What do you think, lama su? (In particular, would you use "ora" in the last example, where it means "subito"?)


no, in this case too i don't think so.. both "adesso" and "ora" can be used in this last example with the meaning of "subito".. and i use both with this meaning, "ora" too..

Maybe "adesso" is more usefull when you want to cry it, because you have 3 syllables ( A-DES-SO! ) and so it is more "long" and then more "impressive" that "ora" (only O-RA!), but it's the only difefrence i can perceive..

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Re: untranslatable italian words

Postby yvonne_v » 2009-02-28, 14:11

voron wrote:there's a choice between "adesso" and "ora" (and also less obvious variants). Can anyone finally explain me when to use which? :lol:

I can't think of any difference between the two either.
lama su wrote:if i would say "forchétta" (and i don't.. ) i would be from the center or the south.

...or from Emilia-Romagna (though I'm not sure about places like Piacenza and Parma)

lama su wrote:Another example of double word with the same meaning is "papà" / "babbo", both = "dad", in my region (north) we use mainly "papà" (i never used "babbo".. only in "babbo natale" = "santa claus"), in toscana, or Roma, they prefer "babbo".. but they are words absolutly unterchangeable.

I live near the border between Emilia (where "papà" is used), Romagna (where they mostly use "babbo") and Tuscany (babbo-land) and we use them both but in different ways: if I talk to my dad, I call him "papà", but if I refer to my dad when talking to someone else, I say "mio babbo", and it would sound quite childish if I said "mio papà"
Now that I think of it, we really have lots of little regional differences :lol: but I guess every language has them.
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Re: untranslatable italian words

Postby voron » 2009-02-28, 17:20

Thanks for your explanations, lama su and yvonne_v! (and sorry delosbueis for stealing your topic)
From now on I'll stop my vain search for patterns differentiating "ora" and "adesso". 8-)

yvonne_v wrote:Now that I think of it, we really have lots of little regional differences :lol: but I guess every language has them.

Russian is quite different in that respect in that it's extremely homogeneous. You'd be surprised how people from Moscow to Vladivostok speak essentially the same way (I guess this homogeneity even makes a question of linguistic research). There ARE dialects but they are rural and rapidly decaying, so they can be rarely heard.

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Re: untranslatable italian words

Postby h.c.arthur » 2009-03-07, 18:16

well, I've read definitions of 'magari' in textbooks and things, so I'm fine using it that way, but my teachers from Italy have always had trouble really explaining it, and when I watch movies and hear how it's used it is hard to figure out what it's supposed to mean in that context, so it can be a bit confusing and I can see why it would be on the list.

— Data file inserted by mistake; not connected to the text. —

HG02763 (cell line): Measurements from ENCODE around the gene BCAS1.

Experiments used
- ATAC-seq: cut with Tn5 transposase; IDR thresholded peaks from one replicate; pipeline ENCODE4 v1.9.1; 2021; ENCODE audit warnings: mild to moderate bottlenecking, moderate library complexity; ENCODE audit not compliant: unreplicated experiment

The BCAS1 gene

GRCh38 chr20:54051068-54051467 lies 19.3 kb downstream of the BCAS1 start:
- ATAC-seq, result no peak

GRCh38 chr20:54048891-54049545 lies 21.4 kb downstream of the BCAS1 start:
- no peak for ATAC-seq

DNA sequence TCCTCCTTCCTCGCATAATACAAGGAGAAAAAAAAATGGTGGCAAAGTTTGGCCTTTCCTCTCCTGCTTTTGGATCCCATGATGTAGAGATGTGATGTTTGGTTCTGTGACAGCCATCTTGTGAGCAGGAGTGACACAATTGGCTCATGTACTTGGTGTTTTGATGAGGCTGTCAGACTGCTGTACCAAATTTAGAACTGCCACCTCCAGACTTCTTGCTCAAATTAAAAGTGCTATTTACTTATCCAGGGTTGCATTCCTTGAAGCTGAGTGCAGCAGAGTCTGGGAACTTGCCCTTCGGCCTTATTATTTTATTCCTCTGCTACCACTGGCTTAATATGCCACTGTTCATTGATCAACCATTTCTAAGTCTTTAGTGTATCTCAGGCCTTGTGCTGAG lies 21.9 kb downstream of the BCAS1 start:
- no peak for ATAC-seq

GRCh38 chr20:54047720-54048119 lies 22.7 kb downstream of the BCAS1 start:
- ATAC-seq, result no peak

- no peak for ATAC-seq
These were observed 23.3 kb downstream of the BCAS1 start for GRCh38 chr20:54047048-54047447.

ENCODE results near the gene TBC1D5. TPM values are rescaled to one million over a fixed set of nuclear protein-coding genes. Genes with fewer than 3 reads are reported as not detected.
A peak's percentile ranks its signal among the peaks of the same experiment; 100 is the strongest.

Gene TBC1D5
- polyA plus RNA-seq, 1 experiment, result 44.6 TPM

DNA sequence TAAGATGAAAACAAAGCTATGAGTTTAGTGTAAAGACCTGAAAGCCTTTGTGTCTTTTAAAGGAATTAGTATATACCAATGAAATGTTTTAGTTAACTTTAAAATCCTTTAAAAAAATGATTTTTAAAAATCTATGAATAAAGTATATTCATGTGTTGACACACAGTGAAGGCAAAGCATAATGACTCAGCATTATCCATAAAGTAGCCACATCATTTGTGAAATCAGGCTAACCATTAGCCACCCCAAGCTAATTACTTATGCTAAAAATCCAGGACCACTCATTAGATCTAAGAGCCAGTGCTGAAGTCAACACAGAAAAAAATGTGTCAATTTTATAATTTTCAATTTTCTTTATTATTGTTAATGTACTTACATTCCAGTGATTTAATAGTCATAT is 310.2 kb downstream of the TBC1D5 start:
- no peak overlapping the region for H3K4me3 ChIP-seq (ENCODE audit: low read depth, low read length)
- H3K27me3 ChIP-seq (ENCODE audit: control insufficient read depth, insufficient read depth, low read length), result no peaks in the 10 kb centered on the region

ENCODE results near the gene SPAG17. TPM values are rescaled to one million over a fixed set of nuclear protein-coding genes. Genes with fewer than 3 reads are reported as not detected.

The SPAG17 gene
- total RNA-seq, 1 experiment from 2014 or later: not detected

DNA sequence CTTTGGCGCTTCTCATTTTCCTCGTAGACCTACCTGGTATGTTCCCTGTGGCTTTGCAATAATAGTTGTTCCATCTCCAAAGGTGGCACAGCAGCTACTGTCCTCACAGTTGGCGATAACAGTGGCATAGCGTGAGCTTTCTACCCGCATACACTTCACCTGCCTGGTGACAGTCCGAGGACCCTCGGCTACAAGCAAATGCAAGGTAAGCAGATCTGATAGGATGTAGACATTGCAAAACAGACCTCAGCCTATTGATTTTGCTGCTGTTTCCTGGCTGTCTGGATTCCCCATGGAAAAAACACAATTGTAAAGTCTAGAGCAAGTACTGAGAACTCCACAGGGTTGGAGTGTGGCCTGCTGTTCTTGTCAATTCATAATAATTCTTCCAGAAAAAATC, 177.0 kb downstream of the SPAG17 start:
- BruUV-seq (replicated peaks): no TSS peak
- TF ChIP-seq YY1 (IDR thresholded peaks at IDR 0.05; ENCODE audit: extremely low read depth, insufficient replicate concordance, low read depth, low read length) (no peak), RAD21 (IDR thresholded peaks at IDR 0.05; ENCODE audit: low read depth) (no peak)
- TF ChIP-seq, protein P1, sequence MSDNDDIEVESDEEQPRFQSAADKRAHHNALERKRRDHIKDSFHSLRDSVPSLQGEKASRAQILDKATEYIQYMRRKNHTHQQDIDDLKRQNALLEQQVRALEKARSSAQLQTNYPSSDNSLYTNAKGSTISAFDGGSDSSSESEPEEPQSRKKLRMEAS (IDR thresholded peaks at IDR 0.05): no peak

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Re: untranslatable italian words

Postby Fenrir88 » 2009-03-12, 18:15

What about the word "mica"?
e.g. Non si fa mica così
Mica è tanto

It's not quite untranslatable? i can't succed to explain the mean even in italian.
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Re: untranslatable italian words

Postby Rasa » 2009-04-26, 23:03

very intresting discussion for a italian beginner :D but now i'm very curious what is "truzzo"? :para:
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Re: untranslatable italian words

Postby RiccardoBatman » 2009-06-10, 20:10

The meaning of "truzzo" is very difficult to explain because it varies depending on the dialect and region. Generally, it's some kind of rude, vulgar, ignorant person usually bad-clothed. Depending on the meaning you give to the word, it can range from the simple ignorant to the bully to a full-blown criminal.
It is indeed an untranslatable word. :yep:

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Re: untranslatable italian words

Postby ILuvEire » 2009-06-15, 4:24

I can't remember which translation King Harvest liked, was it "poser" or was it "wannabe"?
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Re: untranslatable italian words

Postby lyzazel » 2009-06-17, 1:49

Now, I have read this topic. I wonder what the words in the book (or whatever you are creating) in other languages are.

Do you have more information about your product? Is it done already?

Edit: After posting it I found on another thread that there is more information.
Check out my project with interlinear translations (or, you could say, 'subtitled books') at Interlinear Books

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Re: untranslatable italian words

Postby darkina » 2009-07-30, 14:24

I haven't read the whole thread thoroughly but I strongly disagree about equating magari with "maybe". I do think it's tyrpically Italian, hard for a foreigner to use correctly, and somewhat untraslatable. My French teacher said she had enormous trouble learning to use it.

If I say, for example,
voglio fare una torta, magari domani la faccio